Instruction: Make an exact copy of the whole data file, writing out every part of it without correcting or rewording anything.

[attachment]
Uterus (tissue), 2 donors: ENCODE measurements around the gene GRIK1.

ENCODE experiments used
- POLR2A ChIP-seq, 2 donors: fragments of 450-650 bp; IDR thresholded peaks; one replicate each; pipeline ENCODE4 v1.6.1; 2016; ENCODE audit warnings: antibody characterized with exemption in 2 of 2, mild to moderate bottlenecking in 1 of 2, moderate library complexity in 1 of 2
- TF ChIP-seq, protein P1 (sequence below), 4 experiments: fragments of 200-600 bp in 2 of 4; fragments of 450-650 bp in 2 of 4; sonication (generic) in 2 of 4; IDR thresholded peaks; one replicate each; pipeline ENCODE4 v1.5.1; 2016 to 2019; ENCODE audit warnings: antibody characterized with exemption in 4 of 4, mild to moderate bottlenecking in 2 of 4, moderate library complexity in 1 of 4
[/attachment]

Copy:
Uterus (tissue), 2 donors: ENCODE measurements around the gene GRIK1.

ENCODE experiments used
- POLR2A ChIP-seq, 2 donors: fragments of 450-650 bp; IDR thresholded peaks; one replicate each; pipeline ENCODE4 v1.6.1; 2016; ENCODE audit warnings: antibody characterized with exemption in 2 of 2, mild to moderate bottlenecking in 1 of 2, moderate library complexity in 1 of 2
- TF ChIP-seq, protein P1 (sequence below), 4 experiments: fragments of 200-600 bp in 2 of 4; fragments of 450-650 bp in 2 of 4; sonication (generic) in 2 of 4; IDR thresholded peaks; one replicate each; pipeline ENCODE4 v1.5.1; 2016 to 2019; ENCODE audit warnings: antibody characterized with exemption in 4 of 4, mild to moderate bottlenecking in 2 of 4, moderate library complexity in 1 of 4